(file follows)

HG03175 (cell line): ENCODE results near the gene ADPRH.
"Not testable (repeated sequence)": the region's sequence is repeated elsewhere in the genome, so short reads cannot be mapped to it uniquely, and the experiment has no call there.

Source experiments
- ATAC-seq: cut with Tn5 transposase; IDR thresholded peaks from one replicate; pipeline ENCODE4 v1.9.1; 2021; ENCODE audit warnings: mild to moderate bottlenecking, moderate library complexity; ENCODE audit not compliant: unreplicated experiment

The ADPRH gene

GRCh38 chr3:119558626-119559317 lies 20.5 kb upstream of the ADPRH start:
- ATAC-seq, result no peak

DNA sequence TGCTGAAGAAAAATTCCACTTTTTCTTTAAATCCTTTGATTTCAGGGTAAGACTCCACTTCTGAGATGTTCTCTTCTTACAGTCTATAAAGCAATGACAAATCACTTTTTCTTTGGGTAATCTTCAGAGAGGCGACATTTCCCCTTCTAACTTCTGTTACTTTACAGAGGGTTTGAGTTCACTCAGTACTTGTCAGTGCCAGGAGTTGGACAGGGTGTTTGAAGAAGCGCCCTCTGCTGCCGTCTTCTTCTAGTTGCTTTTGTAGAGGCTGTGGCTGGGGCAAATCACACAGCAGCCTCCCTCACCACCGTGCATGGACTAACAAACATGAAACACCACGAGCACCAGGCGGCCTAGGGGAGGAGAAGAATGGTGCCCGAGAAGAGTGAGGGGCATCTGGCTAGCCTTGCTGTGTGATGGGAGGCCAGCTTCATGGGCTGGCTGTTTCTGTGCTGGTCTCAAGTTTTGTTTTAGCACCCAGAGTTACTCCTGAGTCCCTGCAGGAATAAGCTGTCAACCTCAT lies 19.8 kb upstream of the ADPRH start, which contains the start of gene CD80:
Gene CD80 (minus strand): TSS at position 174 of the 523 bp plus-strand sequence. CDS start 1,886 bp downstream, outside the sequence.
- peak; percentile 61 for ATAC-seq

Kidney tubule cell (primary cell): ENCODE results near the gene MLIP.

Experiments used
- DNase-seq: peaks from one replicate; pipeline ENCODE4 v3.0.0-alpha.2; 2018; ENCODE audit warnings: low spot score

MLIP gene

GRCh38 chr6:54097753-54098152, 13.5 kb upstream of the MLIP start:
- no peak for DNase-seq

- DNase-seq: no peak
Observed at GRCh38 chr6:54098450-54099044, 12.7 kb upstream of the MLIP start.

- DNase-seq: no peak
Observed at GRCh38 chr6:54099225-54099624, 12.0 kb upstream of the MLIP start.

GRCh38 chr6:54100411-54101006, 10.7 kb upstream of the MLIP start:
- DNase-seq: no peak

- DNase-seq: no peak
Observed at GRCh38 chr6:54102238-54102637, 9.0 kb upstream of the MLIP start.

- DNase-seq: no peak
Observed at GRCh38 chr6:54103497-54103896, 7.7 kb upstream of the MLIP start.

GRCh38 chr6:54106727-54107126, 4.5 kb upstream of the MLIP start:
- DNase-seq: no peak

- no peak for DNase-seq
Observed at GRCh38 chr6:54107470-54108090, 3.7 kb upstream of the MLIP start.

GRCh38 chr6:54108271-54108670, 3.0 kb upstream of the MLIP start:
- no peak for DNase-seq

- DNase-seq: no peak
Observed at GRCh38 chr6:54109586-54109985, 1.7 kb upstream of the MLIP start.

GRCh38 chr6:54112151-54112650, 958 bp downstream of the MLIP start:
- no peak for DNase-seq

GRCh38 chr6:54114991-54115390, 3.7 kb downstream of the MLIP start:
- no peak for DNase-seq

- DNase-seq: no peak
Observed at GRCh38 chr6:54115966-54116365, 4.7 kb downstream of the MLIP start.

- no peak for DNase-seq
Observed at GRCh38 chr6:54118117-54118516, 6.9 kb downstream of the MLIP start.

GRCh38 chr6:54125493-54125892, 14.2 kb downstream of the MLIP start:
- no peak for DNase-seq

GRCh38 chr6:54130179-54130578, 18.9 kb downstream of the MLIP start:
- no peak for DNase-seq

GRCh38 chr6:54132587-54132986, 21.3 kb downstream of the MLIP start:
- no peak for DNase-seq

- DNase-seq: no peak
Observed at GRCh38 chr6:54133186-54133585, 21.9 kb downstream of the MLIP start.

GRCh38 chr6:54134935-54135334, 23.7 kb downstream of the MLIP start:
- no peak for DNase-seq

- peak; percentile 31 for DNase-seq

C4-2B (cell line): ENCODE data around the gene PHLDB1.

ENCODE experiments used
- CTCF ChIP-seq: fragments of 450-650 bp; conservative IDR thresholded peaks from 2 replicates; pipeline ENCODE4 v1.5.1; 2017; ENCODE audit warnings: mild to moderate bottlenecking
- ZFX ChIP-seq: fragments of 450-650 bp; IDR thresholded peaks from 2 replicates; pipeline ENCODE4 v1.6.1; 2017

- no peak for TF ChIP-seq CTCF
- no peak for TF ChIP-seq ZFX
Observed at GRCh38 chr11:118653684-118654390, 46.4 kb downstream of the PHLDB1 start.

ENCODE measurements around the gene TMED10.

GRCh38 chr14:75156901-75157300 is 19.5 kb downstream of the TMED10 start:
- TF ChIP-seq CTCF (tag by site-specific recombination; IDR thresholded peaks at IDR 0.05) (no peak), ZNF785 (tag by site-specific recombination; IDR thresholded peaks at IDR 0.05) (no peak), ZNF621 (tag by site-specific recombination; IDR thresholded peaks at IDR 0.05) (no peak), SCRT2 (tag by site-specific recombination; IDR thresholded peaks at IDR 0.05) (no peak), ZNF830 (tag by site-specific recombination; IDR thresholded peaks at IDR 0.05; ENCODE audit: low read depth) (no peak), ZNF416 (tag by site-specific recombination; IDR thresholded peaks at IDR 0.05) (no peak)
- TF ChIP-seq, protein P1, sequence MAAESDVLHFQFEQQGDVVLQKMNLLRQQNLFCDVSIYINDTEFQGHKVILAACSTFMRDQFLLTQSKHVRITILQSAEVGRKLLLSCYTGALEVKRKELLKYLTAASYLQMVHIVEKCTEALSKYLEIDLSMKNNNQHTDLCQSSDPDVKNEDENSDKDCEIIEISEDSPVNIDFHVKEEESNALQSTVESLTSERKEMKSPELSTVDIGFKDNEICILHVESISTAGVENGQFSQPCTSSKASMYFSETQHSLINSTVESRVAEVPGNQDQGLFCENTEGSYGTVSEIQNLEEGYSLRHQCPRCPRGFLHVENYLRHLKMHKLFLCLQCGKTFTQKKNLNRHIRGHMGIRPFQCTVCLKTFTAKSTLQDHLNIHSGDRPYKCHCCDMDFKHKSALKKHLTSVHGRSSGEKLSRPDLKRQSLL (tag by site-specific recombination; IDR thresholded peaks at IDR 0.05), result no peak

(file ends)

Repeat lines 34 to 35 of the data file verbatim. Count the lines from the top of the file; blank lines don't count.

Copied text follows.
Observed at GRCh38 chr6:54109586-54109985, 1.7 kb upstream of the MLIP start.

GRCh38 chr6:54112151-54112650, 958 bp downstream of the MLIP start: